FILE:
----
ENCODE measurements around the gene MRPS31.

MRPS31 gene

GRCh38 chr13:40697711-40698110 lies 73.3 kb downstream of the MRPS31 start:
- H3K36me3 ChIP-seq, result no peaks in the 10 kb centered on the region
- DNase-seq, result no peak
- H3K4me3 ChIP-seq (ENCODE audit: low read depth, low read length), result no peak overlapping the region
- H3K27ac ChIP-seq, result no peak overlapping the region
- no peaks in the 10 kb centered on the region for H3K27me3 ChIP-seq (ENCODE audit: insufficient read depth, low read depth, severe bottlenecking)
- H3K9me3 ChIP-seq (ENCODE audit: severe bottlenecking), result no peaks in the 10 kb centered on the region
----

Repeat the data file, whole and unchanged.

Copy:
ENCODE measurements around the gene MRPS31.

MRPS31 gene

GRCh38 chr13:40697711-40698110 lies 73.3 kb downstream of the MRPS31 start:
- H3K36me3 ChIP-seq, result no peaks in the 10 kb centered on the region
- DNase-seq, result no peak
- H3K4me3 ChIP-seq (ENCODE audit: low read depth, low read length), result no peak overlapping the region
- H3K27ac ChIP-seq, result no peak overlapping the region
- no peaks in the 10 kb centered on the region for H3K27me3 ChIP-seq (ENCODE audit: insufficient read depth, low read depth, severe bottlenecking)
- H3K9me3 ChIP-seq (ENCODE audit: severe bottlenecking), result no peaks in the 10 kb centered on the region